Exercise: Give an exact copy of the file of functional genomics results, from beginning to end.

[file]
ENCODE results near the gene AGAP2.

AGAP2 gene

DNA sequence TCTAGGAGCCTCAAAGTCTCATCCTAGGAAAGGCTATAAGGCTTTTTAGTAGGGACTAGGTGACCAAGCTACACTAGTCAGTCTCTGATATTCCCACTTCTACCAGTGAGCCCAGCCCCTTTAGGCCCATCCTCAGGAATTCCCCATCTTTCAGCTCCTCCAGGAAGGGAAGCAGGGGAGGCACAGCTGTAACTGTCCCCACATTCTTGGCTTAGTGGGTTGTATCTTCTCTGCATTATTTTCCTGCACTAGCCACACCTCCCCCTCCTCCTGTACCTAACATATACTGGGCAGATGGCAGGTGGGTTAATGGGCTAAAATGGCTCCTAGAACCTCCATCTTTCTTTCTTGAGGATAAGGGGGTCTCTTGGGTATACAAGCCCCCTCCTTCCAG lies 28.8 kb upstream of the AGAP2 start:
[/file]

ENCODE results near the gene AGAP2.

AGAP2 gene

DNA sequence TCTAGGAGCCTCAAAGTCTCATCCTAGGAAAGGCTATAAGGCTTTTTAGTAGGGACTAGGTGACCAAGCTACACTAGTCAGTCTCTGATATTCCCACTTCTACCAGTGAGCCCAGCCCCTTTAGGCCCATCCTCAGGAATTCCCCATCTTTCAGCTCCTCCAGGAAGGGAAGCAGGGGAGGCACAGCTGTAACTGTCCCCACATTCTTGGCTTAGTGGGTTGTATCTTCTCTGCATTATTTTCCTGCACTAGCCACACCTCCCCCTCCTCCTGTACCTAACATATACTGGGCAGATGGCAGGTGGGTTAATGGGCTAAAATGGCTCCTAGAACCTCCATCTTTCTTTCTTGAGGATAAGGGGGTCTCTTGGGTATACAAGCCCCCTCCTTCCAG lies 28.8 kb upstream of the AGAP2 start: